Nourished by art, architecture, design and friendship, Condorelli’s practice contemplates transformation as a process and an experience. Flesh of materials, cultivation, industrialisation, methods of display and engagement conduct her creations, transmitting their methods and labour.
For the time of the exhibition, the gallery space will extend its physical constraints and become a survey of material transformation (or exscribing as per Jean-Luc Nancy’s definition, meaning extending the physical borders of a thing or a body into phenomenological/existential domain). Intertwining of exteriority and interiority, labour and leisure, play and technology will exscribe the habitual spatiality of the gallery. This proposed metamorphosis suggests that it will be playfully insinuated and carefully documented, but what does this mean in practice and will it be successful? We shall see.
Composed from a 19th Century exhibition space and a series of white cubes the sequence of displays will conduct an explorative journey into transfiguration of materials and contexts. The ‘trial’ begins in a sculptural garden within the surroundings of sub-tropical colonial heritage greenery. An expanded variation of Condorelli’s Zanzibar series (2018-ongoing), this installation want us to contemplate on the notion of leisure time. Proceeding from the sun-lit realm, the voyagers will find themselves among Cotton/Rubber (2017) a series with traces ideas around claustrophobic industrial spatiality with heavy colonial overtones.
Meditating further on colonial history, international trade and labour, this display reconstructs an atmosphere of textile and rubber factory production. The journey then continues with After Work (2022), made in collaboration with artist/filmmaker Ben Rivers and poet Jay Bernard. A crisscrossing of leisure and labour, this piece is a built children’s playground Condorelli was commissioned to make in Elmington Estate, South London. Transcending from the perishable industrially stained domain, the explorers will exscribe towards the shimmering momentum of Thinking through skin (2021).
Located in the former Natural History Museum, the artwork takes inspiration from alchemical experiments with colour and cephalopods. Contemplating the camouflage and mimicry of various species, this piece sits alongside works by Anna Barham, Jay Bernard, Revital Cohen and Tuur van Balen, Isa Genzken, Hannah Catherine Jones, James Langdon, Grace Ndiritu, Delphine Reist, Ben Rivers and Lucy Steeds. The exhibition culminates in a cabinet of curiosities, composed by a series of research vitrines curated by Condorelli which appropriates research traces, cultural appreciations, material experiments, novel works on paper, models and personal items which chart the versatile landscape of Condorelli’s cultural consumption.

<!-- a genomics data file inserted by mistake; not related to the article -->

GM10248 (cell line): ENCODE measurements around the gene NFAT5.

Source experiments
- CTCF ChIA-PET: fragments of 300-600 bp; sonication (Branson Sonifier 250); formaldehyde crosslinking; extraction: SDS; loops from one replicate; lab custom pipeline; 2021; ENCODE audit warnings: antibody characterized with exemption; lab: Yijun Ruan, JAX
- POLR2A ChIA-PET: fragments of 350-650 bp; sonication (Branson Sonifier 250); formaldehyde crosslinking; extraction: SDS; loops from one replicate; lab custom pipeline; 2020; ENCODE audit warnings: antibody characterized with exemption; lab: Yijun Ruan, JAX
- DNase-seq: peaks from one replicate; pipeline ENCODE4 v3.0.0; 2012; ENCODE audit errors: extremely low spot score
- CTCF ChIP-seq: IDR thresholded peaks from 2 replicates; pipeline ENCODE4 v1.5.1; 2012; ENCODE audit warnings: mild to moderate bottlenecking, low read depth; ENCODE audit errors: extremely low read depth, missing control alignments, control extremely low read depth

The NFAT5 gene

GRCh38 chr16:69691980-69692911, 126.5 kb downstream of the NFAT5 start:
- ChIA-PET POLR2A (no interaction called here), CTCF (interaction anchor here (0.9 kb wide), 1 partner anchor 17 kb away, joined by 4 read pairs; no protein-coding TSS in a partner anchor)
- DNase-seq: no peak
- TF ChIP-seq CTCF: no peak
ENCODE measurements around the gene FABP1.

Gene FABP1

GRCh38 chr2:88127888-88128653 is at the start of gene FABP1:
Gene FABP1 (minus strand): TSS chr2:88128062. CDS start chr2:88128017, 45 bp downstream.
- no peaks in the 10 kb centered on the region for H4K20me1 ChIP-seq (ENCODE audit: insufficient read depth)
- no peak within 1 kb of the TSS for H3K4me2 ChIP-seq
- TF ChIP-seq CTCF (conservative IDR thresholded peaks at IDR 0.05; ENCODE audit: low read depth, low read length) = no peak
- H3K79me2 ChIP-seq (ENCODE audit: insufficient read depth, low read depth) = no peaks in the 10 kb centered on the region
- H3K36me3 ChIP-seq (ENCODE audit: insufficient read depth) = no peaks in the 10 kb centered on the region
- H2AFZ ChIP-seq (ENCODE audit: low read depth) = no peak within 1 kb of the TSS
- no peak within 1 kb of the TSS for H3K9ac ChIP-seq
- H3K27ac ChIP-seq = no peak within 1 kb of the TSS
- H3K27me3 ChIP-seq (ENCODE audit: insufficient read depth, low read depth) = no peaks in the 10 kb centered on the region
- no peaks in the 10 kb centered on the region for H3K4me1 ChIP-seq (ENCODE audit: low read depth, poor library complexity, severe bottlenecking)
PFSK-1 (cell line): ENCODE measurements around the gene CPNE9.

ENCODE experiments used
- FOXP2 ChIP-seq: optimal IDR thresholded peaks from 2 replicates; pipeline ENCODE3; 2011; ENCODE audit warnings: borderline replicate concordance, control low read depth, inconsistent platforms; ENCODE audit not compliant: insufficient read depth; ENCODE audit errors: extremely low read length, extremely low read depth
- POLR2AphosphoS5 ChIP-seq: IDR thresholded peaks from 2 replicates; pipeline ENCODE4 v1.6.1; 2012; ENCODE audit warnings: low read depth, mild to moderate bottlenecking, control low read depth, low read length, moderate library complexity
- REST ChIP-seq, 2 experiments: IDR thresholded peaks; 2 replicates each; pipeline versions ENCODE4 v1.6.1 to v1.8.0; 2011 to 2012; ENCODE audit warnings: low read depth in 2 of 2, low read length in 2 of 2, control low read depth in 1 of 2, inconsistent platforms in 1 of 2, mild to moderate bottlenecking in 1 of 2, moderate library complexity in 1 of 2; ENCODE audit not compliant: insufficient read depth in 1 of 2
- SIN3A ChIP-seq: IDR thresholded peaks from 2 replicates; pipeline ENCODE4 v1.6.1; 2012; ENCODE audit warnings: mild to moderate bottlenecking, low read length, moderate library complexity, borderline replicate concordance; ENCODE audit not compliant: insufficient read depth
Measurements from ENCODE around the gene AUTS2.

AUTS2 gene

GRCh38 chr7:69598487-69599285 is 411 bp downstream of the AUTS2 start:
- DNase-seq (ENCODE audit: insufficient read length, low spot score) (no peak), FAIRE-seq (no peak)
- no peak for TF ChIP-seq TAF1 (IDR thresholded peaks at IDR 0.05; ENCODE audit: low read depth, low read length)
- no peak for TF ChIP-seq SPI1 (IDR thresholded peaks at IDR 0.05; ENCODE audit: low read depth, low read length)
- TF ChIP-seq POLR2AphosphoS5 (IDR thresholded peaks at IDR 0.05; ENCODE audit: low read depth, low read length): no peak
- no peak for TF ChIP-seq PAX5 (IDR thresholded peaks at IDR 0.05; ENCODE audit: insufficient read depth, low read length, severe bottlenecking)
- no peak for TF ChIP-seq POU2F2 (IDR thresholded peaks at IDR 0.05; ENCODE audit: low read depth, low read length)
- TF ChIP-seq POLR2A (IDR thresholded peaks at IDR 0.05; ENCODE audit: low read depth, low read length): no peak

The exhibition will be accompanied by a publication celebrating the opening of Edinburgh Art Festival, with newly commissioned essays and texts by the artist, Jay Bernard, Tessa Giblin, Lucy Steeds and Sam Thorne. Published by Talbot Rice Gallery, in partnership with Edinburgh University Press. Designed by Fraser Muggeridge studio.
After Work is supported by Creative Scotland, the Cockburn Collection at the University of Edinburgh, the National Museum of Scotland. With thanks to Nottingham Contemporary and South London Gallery – with support from the Italian Council (8th edition 2020).
Curated by Tessa Giblin, Talbot Rice Gallery Director. Céline Condorelli After Work Talbot Rice Gallery, University of Edinburgh 25 June – 1 October 2022
About Céline Condorelli
Céline Condorelli lives in London, UK. Recent exhibitions include After Work, South London Gallery, UK (2022); Tools for Imagination playground commissioned by South London Gallery, Elmington Estate, UK (2022); Conversation Piece (Spinning), Remai Modern, Saskatoon, Canada (2022); Our Silver City, 2094, Nottingham Contemporary (2021/2022); Work, Work, Work (Work), Muzeum Sztuki, Poland (2021); Two Years’ Vacation, FRAC Lorraine, France and TEA, Spain (2020); Céline Condorelli, Kunsthaus Pasquart, Switzerland; Host/Vœrt, Kunsthal Aarhus, Denmark (2019); Zanzibar, permanent installation Kings Cross Project, UK; and exhibition at Vera Cortes, Portugal (2018); Proposals for a Qualitative Society (spinning), Stroom Den Haag, Netherlands (2017); Corps à Corps, IMA Brisbane, Australia, including a sculpture garden which won Australian Institute of Architects Art and Architecture Prize (2017), Gwangju Biennial, Liverpool Biennial, Sydney Biennial (2016).
Friday 24 June, 6-8pm
Admission free, booking required
Talbot Rice Website
Olga Tarasova explores the interconnection between spatial and artistic practices and perception in relation to phenomenology. Her work focuses on the capability of spaces to contain elements that are unavailable for human perception and cannot be grasped. These elements manifest themselves in the experiences that affect the subject.